Tuesday, November 18, 2008
MONMOUTH/INDEPENDENCE -- There's improvements to be made in order for Monmouth and Independence to be considered truly bike-friendly, officials in both towns say.
Still, there are amenities and existing infrastructure in place now that make pedaling a more-or-less reasonable way to get around the two communities.
Independence has bike lanes along the south side of Hoffman Road from its city limits, and on Monmouth Street up to the Seventh Street intersection.
A streetscape enhancement a few years ago to Highway 51 just beyond downtown also included lanes for cyclists.
The city has four bike racks scattered around its historic core, but none in its parks. Community Development Technician Shawn Irvine said some Central High School students are building bike racks as a senior project.
Irvine said several residents have opined for more bike lanes during the city's current 2020 Visioning process.
"We want a city where people can feel more comfortable biking and walking, especially on our major roads," he said.
By virtue of Western Oregon University's existence, Monmouth has many people traveling daily by bicycle on the northwest side of the city. Monmouth Avenue, as it runs through the campus, has bike lanes on both sides of the road and most university buildings have bike racks.
Monmouth is the final stop of a state-funded bike trail system that runs from West Salem southwest to Highway 99W.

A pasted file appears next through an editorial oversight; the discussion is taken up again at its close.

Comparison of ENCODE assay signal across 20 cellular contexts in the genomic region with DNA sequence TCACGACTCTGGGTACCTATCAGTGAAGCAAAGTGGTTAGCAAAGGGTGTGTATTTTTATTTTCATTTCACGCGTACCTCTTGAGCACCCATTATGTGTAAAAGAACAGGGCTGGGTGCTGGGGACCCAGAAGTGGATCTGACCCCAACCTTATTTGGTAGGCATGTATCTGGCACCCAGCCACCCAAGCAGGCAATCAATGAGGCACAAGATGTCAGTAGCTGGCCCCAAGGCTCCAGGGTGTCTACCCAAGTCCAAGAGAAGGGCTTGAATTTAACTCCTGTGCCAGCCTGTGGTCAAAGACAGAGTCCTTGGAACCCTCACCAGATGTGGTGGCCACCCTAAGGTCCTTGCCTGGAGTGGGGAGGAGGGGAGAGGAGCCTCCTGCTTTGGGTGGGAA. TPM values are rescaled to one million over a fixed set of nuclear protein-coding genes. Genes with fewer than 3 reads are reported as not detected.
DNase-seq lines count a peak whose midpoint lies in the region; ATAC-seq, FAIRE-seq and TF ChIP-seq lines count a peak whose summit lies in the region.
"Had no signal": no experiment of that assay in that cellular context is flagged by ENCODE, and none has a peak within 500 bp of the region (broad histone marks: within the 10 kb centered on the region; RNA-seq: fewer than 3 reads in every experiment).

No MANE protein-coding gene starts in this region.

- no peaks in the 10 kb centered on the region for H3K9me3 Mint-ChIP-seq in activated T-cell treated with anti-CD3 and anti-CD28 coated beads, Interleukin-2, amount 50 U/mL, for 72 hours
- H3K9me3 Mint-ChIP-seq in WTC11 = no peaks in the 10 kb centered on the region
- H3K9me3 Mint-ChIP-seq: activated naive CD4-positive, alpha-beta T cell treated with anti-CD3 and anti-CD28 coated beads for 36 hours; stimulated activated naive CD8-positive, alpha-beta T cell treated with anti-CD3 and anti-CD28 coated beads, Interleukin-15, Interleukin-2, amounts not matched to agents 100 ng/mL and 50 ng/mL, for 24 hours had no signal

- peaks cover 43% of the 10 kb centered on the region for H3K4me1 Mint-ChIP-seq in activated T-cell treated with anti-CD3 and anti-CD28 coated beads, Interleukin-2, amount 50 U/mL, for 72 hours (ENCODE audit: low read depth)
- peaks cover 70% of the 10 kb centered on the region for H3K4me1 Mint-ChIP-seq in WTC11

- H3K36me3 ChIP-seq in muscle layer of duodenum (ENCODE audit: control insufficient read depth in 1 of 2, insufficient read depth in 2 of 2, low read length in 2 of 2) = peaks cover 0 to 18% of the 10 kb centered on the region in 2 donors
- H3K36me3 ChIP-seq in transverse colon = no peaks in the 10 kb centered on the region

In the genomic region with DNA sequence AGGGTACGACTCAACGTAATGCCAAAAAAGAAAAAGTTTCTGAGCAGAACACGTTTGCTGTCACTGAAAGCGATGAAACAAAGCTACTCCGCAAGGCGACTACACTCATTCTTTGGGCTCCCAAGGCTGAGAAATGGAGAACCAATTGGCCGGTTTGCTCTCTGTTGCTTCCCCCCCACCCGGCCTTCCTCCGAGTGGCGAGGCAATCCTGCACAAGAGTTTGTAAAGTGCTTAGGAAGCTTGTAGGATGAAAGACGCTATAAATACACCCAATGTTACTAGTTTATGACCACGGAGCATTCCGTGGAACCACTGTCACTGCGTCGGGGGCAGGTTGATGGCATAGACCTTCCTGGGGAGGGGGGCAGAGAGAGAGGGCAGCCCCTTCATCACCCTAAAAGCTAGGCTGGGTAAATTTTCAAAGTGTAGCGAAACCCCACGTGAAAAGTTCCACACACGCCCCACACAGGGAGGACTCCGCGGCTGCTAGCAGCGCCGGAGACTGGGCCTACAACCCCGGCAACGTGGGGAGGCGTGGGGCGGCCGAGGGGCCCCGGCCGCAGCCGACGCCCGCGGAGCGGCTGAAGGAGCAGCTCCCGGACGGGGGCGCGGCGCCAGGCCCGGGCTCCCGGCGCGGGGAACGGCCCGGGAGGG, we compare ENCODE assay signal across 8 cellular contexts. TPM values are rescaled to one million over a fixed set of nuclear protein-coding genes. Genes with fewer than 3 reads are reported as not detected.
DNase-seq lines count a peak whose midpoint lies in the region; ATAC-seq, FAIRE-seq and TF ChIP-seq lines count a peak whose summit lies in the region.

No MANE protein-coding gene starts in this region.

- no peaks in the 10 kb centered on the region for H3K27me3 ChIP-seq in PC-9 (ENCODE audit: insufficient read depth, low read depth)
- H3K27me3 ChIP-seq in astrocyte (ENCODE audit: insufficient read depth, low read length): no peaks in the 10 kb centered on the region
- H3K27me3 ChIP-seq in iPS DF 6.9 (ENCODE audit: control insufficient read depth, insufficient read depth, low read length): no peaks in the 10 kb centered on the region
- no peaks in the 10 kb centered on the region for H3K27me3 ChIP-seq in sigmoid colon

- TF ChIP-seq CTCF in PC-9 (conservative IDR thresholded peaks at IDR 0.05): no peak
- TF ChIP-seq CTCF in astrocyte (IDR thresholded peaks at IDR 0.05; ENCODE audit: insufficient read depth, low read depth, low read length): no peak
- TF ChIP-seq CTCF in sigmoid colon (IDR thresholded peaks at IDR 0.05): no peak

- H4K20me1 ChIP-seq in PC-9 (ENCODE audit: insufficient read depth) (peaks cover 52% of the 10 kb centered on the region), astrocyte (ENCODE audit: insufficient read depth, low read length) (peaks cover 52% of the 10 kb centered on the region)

There are no streets with designated bike lanes, though because of the city's street layout, many routes are wide and flat enough to safely accommodate cyclists with good visibility, Monmouth City Manager Scott McClure said.
The city has bike racks in front of its public library and a handful along Main Street in front of different businesses and City Hall.
"That's something that will be in the transportation master plan we're working on," McClure said.
Officials in both communities also point to the proposed Ash Creek Trail as a way to accommodate cyclists. The project seeks to link Riverview Park in Independence to the university.
James Kirk, an 84-year-old bike enthusiast from Monmouth and former art professor at Western, said he has "ridden every street in both towns."
Kirk said he favors streets in Monmouth because of their level grade, particularly Olsen Addition in the southeast. Biking on Monmouth Street in Independence, meanwhile, is "treacherous" because of rain gutters, traffic and the narrowness of the bike lanes, he opined.
"I'd like to see a really nice bike path through the cities," he said. "Ideally, it would go right down Main Street" to Monmouth Street.